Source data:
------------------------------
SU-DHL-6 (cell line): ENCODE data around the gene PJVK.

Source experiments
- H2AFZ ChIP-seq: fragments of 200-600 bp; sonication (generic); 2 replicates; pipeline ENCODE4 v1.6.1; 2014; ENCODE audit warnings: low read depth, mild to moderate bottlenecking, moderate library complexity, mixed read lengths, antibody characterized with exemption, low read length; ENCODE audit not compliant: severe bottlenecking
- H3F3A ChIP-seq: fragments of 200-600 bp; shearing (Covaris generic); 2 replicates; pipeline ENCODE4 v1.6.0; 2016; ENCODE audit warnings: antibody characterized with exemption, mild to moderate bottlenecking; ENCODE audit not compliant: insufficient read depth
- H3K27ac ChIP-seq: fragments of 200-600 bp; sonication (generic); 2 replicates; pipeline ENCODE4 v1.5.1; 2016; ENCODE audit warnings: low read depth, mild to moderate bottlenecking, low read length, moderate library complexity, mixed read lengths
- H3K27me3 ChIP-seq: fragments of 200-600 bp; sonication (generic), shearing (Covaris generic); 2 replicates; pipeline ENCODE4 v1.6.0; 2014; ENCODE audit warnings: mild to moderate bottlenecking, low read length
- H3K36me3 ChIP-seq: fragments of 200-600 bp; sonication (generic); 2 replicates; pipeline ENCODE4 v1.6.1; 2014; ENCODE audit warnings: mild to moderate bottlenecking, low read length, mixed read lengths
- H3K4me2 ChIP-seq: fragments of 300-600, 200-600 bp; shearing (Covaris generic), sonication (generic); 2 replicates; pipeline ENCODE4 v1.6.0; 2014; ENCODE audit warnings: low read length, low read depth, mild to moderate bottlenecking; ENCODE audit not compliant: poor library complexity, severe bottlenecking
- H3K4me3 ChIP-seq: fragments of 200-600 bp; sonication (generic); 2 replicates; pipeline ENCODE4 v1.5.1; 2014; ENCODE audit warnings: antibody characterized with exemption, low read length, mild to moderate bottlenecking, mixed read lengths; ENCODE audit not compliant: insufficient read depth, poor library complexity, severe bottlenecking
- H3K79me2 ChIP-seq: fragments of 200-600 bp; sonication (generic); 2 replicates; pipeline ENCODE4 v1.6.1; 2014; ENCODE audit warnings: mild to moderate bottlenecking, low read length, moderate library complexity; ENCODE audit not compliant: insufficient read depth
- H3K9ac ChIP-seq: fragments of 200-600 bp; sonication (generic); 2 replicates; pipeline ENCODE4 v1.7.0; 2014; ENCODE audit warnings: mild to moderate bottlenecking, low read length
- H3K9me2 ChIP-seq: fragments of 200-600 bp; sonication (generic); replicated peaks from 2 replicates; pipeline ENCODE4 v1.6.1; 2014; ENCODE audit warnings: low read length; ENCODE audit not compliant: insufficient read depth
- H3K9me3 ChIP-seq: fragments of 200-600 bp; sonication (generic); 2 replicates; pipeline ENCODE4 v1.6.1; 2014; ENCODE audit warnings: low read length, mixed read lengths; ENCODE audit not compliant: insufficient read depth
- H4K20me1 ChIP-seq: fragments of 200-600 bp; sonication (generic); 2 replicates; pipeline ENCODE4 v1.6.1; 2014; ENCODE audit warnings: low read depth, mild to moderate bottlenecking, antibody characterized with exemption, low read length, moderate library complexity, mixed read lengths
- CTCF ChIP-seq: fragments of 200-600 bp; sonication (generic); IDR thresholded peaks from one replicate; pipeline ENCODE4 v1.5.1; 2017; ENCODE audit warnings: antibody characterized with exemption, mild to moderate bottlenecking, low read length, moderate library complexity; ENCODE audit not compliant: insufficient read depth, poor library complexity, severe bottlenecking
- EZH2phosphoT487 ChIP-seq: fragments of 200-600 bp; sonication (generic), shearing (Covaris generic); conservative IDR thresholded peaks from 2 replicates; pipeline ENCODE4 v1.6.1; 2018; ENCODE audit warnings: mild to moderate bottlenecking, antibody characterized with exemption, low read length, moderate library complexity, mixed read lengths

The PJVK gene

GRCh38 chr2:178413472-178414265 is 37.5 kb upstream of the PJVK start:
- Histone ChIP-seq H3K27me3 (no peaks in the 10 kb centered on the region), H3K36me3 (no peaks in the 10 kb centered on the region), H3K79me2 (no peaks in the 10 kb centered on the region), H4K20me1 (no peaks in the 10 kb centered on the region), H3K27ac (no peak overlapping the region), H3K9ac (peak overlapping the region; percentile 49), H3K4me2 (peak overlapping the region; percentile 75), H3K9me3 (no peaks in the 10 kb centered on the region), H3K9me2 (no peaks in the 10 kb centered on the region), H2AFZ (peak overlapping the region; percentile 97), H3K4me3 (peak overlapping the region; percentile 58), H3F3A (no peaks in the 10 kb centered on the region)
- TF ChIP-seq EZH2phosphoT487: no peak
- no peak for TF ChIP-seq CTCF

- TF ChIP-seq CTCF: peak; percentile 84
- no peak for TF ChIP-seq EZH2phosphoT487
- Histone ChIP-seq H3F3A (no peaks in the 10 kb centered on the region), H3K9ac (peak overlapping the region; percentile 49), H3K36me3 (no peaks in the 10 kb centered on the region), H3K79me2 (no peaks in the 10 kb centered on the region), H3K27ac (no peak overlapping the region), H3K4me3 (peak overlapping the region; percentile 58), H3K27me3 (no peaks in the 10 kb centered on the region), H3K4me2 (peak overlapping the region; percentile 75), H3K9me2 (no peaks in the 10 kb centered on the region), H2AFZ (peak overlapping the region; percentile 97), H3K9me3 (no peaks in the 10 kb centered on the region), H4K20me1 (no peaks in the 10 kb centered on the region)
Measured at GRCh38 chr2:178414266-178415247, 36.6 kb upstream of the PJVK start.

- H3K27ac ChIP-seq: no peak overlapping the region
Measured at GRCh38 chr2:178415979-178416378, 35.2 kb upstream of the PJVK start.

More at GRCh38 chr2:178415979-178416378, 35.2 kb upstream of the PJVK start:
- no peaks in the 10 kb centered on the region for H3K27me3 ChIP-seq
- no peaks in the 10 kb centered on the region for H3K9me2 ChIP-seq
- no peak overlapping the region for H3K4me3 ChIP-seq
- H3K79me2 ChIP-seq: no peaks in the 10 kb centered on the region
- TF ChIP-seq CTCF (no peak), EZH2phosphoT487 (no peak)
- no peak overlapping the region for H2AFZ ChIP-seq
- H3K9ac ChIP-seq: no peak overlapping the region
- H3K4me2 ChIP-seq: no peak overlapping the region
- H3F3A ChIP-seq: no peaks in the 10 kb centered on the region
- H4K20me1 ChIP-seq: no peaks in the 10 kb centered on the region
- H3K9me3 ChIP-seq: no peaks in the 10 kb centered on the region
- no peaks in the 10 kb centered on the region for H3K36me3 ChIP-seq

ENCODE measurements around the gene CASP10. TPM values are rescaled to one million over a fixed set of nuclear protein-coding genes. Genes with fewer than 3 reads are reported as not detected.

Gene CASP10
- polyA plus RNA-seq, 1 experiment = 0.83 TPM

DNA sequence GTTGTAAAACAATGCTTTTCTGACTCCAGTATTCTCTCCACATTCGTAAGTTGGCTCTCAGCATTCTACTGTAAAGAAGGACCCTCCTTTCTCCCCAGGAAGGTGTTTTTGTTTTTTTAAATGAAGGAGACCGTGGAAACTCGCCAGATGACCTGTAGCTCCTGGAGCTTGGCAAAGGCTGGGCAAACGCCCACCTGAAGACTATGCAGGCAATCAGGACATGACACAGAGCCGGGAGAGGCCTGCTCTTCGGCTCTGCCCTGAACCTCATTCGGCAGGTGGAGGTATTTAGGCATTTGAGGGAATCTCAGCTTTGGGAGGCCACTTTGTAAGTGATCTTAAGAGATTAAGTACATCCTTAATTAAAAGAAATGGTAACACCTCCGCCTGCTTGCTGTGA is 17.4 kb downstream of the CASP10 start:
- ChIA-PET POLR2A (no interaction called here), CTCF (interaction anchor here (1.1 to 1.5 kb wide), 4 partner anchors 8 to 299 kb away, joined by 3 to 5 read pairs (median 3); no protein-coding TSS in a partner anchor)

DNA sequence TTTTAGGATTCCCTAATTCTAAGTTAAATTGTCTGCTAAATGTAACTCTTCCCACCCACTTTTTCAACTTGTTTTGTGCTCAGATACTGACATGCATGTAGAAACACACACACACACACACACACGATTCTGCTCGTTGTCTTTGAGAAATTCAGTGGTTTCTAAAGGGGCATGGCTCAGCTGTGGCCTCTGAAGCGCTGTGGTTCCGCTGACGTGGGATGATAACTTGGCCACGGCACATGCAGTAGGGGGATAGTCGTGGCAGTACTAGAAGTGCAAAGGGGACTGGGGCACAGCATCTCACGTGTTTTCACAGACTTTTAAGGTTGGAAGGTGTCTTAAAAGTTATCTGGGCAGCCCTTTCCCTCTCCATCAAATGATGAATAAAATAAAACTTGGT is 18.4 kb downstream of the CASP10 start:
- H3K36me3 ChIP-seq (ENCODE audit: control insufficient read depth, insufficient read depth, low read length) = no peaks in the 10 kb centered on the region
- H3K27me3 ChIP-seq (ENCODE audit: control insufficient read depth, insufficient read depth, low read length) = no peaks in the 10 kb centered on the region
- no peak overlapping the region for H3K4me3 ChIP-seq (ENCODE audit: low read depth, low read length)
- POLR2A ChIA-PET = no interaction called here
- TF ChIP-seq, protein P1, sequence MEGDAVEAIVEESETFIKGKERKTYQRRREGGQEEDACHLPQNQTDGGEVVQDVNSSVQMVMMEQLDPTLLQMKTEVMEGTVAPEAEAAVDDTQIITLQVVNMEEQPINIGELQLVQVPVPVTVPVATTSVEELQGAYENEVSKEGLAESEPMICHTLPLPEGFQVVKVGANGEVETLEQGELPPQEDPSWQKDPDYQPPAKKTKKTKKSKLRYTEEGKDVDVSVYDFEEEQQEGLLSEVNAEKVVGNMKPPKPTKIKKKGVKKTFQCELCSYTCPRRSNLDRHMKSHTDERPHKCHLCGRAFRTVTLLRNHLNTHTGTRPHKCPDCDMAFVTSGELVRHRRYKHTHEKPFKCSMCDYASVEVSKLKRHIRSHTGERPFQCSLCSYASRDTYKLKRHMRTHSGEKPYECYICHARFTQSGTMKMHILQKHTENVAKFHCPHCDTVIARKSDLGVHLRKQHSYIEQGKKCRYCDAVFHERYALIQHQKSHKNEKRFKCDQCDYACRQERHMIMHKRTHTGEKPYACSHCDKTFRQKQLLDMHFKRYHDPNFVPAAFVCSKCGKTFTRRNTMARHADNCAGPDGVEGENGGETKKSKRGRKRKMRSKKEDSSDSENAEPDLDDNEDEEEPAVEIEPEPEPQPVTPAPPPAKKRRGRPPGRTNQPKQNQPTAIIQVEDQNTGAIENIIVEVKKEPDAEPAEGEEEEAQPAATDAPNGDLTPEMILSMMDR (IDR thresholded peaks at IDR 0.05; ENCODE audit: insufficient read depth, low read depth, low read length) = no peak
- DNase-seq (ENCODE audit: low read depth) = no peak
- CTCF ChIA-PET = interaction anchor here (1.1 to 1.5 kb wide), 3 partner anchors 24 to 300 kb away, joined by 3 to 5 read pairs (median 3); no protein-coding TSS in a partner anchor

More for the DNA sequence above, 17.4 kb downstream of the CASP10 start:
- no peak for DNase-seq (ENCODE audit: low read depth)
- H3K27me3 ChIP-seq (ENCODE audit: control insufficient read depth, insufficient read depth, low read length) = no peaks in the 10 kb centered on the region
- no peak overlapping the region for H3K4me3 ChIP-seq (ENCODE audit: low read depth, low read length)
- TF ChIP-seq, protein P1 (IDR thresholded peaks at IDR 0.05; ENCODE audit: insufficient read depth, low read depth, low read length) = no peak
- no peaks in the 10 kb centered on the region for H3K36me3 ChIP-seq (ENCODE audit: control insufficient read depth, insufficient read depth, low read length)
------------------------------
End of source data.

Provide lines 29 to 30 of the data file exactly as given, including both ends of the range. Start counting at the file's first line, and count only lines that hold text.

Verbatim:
- no peaks in the 10 kb centered on the region for H3K27me3 ChIP-seq
- no peaks in the 10 kb centered on the region for H3K9me2 ChIP-seq